Go to whole of WA Government search

Property sale scams

Property sale scams

A modern house with a sold sign outside the frontIn the past we’ve seen scammers target people trying to sell cars or computer consoles online but now the problem’s hit the real estate market.
A bogus buyer, who says they’re based overseas, approaches the seller claiming that they want to buy the house, unit or land being offered for sale.

They may try to convince the seller they have paid a deposit, perhaps by using a stolen or fake credit card or by sending an email linking to a bogus PayPal transaction.

The scammer could appear to ‘overpay’ the deposit and ask you to transfer back the overpaid amount.

Only when the overpayment has been returned will the seller realise that the deposit transaction has been reversed because it was made with a stolen or fake credit card or never existed in the first place because the PayPal email was bogus.
Alternatively the scammer may request that the seller pays a fee on their behalf, supposedly to facilitate the sale in some way.

They may claim that the fee is to cover taxes related to an overseas transaction or to pay for the release the funds from a holding account.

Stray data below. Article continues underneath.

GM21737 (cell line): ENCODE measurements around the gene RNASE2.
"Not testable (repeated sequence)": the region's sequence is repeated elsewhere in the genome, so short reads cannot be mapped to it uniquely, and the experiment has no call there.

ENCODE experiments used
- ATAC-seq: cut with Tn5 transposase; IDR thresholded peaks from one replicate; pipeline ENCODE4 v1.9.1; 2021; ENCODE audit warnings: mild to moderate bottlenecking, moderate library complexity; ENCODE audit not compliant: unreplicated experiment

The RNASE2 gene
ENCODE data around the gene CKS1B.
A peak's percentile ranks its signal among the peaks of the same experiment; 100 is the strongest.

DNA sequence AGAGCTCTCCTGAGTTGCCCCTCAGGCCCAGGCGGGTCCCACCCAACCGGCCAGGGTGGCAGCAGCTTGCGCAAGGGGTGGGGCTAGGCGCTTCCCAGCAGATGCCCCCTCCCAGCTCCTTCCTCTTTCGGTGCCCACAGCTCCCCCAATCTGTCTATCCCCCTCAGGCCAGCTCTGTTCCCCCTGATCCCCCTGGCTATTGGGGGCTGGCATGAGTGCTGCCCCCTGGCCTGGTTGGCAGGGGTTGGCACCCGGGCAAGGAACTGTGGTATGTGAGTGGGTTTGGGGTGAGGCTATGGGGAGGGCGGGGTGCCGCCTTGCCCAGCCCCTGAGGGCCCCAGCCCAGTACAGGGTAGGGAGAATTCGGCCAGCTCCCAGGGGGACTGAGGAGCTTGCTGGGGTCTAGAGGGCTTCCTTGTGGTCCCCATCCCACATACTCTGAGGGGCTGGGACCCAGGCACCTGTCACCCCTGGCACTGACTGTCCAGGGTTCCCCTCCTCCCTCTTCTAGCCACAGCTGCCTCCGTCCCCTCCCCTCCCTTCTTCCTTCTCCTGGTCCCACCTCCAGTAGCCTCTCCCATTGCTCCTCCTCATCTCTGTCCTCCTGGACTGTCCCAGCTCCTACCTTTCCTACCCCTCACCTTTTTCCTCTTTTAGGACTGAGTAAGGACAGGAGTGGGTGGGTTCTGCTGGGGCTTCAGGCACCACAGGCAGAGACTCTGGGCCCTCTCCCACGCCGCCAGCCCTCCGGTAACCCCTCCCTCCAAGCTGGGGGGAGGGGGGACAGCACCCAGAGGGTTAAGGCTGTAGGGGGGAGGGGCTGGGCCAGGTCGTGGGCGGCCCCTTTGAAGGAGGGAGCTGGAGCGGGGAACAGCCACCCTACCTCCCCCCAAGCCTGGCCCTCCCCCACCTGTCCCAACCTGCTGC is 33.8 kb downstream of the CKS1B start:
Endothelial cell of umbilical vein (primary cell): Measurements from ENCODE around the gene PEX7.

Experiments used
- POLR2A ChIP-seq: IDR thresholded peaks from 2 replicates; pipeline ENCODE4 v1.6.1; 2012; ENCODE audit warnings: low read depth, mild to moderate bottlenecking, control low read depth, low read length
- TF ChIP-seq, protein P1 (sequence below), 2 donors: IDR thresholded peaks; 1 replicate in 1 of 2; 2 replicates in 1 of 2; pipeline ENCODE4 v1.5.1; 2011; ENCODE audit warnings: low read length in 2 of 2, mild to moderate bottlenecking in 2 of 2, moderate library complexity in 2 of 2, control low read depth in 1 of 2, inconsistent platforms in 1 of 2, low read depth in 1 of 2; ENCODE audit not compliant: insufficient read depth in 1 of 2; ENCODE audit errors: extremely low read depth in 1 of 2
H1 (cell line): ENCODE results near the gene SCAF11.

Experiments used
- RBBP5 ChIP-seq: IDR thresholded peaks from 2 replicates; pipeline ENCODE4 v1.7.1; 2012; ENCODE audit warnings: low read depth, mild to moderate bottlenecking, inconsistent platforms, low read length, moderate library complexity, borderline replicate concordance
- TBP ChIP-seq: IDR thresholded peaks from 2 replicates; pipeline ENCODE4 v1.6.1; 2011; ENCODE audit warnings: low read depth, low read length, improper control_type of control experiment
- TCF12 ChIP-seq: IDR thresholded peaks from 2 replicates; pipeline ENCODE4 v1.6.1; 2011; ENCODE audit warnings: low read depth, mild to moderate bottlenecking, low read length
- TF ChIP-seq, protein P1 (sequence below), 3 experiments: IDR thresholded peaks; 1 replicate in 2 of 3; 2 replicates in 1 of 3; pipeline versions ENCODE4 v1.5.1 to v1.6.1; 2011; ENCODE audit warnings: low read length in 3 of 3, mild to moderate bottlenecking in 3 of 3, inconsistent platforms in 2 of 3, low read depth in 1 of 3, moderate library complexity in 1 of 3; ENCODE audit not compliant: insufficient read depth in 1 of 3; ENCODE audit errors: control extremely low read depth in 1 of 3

Whatever reason, the scammer will probably ask for the money to be sent by wire transfer, knowing that this method is virtually untraceable.

The con artist may however suggest payment via a secure payment system, but provide electronic links which take the seller to a fake version of a legitimate payment system site.

Home or land sellers need to be aware that in a real estate transaction, there should be no reason for the seller to outlay money on behalf of the buyer.

It’s the same for anything you’re selling really. If you’re asked to stump up money for shipping fees or taxes by an overseas buyer you should smell a rat.

The whole point of selling something is to make extra cash not lose money, so be on your guard to online sale scams.